I remember nights in bed on a rainy winter evenings. Streets a tar black, white highlights from the pools. Street lights and outside trees shifted in the wind and sent fingers of shadow along the walls, toying with the pictures. The light was white, distant and cold.
My room in Michigan was pretty bare, not much to show for a home, bachelor’s pad though it may have been. I had a mattress, small spat of carpet, and one section of a wall where I had been adventurous and hung some things. In the mornings, the mice gnawing at the baseboards woke me. I was unemployed, a recent college grad, waiting for a job with some friends that never came.
Some months passed, draining away slowly like the slight thaw of the snow-covered streets in sunlight. I had taken to grow a beard…well, slowly taken to it. After some weeks, a passable red wisp hugged my face. I have pictures, but some things are better left to the past.
The house was fairly bare as well…and cold, damn cold. To keep our gas bill below $300 a month, we had to live with an ambient temperature in the 50s, which wasn’t an issue for my working roommates, but made for snacking on cereal in shorts a brisk experience.
It was a time in between. I didn’t have much of a purpose there. It was 2002, and the national crisis was still fresh. Jobs were scarce, especially for a video editor. I tried my hand at freelancing, graphic design and such. Work was sporadic.
My roommates Dave and Sonny both had gigs that kept them busy. I always felt like a third wheel during that spell. Dave had his music and Sonny had his film company. Me? I had a shrinking bank account.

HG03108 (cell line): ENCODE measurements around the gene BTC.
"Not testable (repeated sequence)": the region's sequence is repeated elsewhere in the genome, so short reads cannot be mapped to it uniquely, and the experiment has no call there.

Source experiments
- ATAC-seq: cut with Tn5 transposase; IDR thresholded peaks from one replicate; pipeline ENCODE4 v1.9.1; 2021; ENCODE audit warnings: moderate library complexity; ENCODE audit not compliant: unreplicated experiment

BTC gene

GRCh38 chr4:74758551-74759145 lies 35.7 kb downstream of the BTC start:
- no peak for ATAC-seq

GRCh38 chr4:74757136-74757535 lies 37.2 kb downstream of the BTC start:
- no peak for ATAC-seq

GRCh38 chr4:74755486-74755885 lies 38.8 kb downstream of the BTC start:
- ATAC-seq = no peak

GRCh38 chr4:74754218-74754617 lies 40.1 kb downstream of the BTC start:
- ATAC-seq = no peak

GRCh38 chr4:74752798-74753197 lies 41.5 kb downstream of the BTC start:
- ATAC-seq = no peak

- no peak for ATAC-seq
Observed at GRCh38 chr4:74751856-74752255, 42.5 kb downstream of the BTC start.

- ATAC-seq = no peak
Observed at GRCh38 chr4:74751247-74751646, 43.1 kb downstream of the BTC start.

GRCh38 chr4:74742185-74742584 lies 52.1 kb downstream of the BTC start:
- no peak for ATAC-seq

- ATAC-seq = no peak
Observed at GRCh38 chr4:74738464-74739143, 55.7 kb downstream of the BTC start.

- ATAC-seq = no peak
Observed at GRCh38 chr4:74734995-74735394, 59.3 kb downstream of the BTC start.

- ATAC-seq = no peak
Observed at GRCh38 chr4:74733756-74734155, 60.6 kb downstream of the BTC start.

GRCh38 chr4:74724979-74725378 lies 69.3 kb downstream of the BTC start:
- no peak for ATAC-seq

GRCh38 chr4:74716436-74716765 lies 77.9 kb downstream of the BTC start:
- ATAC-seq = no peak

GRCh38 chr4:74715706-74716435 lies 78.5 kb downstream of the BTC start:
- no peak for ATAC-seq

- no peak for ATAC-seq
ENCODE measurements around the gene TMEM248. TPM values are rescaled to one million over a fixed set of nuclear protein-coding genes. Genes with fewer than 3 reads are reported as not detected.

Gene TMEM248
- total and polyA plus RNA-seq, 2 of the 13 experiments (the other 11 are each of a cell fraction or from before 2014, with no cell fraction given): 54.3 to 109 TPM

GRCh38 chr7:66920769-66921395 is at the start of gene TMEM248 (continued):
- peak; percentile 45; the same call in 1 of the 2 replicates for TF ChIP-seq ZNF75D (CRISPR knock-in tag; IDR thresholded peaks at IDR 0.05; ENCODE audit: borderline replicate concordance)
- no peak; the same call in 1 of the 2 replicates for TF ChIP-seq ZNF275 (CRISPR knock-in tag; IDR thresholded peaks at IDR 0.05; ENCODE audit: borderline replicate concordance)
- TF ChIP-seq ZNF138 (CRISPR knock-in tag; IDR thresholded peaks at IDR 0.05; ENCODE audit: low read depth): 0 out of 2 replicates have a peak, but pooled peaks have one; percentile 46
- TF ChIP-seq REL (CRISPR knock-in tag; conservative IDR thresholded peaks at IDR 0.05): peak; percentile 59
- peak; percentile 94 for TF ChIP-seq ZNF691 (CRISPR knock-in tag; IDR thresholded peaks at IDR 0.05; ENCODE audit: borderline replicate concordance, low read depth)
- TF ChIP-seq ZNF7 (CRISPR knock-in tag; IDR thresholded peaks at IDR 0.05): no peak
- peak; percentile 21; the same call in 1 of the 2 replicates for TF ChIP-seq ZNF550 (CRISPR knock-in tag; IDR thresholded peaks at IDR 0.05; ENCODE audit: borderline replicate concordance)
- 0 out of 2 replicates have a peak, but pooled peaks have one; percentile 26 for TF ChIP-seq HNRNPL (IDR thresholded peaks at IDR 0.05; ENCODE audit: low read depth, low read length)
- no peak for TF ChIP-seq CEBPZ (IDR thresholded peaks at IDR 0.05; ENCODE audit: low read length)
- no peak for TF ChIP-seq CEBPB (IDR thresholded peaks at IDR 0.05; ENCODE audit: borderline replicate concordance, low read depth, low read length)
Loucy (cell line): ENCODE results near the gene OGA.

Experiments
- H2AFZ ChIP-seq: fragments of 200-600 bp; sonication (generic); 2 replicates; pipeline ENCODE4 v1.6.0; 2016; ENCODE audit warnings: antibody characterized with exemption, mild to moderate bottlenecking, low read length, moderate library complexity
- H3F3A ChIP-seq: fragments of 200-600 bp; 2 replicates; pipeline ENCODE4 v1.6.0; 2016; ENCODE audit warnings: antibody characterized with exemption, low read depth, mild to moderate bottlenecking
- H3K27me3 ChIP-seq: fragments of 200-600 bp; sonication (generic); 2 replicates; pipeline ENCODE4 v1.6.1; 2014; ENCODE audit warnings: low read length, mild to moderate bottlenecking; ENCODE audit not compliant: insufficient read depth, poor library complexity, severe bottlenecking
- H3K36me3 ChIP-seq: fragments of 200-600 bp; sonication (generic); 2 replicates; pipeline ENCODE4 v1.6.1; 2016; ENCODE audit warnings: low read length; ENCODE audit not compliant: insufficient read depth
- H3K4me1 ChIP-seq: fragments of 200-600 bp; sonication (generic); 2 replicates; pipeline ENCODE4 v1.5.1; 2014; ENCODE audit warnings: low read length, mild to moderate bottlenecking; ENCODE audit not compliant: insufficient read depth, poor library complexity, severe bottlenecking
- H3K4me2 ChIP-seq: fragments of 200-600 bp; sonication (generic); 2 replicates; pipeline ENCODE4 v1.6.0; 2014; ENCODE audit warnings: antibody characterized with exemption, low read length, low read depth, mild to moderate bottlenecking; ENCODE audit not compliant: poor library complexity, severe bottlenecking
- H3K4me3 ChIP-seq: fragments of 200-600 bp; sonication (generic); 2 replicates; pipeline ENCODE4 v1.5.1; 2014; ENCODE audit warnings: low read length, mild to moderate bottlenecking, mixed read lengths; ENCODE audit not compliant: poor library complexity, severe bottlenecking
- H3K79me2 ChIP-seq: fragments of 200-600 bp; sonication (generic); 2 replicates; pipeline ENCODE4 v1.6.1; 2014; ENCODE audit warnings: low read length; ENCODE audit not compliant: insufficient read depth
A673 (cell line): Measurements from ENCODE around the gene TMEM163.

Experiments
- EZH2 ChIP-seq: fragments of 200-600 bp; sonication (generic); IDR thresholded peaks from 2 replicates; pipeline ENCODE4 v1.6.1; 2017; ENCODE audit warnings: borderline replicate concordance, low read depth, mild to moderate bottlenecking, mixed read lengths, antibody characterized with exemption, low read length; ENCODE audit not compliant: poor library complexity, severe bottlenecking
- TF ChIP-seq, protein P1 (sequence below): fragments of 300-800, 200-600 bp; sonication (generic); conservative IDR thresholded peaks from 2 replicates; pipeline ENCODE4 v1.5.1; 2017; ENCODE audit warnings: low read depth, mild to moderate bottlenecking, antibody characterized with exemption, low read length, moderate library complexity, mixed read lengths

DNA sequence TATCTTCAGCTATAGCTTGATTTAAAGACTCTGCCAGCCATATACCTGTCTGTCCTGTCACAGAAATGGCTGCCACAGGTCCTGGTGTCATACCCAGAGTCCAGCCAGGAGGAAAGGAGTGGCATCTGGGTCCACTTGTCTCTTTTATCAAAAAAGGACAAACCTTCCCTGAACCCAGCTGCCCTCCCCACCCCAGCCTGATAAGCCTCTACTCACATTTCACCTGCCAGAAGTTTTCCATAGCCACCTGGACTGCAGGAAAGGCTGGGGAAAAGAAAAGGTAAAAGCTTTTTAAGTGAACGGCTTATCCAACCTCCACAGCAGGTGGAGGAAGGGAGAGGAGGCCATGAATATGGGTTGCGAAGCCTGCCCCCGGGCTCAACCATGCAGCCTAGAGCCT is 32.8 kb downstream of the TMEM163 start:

Nearby there was coffee, an Indian joint, Chinese and a hot dog shop. Our seedy neighborhood gave us a few jolts now and then. Doors got kicked in, drugs pushed from the corner. Our lesbian neighbors kept a careful eye while the college house along our opposite wall kept up the parties. Dave’s car, a 1970-something Mercedes, didn’t have heat. In Michigan, that’s saying something. All that to say life there was pretty interesting.
With the turn of the year, I began to flirt with another drastic life change. I was good for that—completely changing my life course every two years or so. I guess it came from growing up in a military family. I was a nomad of sorts, never one to settle down, always trying to become something new. I was restless.
And so, two weeks into 2003, I was enlisted in the Army, bound to leave before the month’s close. My transition to my new me was underway.
My métier: journalist. I would be a champion of the printed word. And why not? I had spent some years establishing myself as a videographer and designer, the print world was sort of the final frontier.
And so, that’s it, how a hibernating Salmons became a soldier.